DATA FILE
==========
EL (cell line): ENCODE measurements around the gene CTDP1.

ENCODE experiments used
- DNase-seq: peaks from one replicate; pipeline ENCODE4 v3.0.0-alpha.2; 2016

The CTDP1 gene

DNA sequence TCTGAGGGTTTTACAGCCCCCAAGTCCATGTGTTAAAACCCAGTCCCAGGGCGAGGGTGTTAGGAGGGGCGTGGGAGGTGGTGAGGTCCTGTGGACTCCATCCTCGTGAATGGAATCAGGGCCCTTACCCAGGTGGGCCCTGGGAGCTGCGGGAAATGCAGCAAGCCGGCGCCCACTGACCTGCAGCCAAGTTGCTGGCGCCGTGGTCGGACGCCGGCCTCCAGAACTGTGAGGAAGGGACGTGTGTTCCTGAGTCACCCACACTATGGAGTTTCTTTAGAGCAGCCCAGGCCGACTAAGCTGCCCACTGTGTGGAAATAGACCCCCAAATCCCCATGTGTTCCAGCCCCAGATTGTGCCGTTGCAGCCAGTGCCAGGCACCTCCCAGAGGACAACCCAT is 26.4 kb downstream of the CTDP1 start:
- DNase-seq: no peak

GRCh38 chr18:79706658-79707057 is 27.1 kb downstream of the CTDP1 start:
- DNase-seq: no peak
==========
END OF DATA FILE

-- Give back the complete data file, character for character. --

EL (cell line): ENCODE measurements around the gene CTDP1.

ENCODE experiments used
- DNase-seq: peaks from one replicate; pipeline ENCODE4 v3.0.0-alpha.2; 2016

The CTDP1 gene

DNA sequence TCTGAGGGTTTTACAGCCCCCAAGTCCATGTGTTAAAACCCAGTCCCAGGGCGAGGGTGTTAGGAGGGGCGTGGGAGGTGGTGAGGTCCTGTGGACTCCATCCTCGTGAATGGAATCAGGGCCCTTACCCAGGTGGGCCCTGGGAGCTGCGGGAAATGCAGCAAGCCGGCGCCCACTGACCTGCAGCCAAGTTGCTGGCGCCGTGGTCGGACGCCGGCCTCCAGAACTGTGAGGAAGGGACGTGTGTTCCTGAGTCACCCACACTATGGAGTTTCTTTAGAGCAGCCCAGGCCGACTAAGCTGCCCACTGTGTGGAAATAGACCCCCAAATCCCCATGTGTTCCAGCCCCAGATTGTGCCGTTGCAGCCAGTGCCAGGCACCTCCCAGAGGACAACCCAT is 26.4 kb downstream of the CTDP1 start:
- DNase-seq: no peak

GRCh38 chr18:79706658-79707057 is 27.1 kb downstream of the CTDP1 start:
- DNase-seq: no peak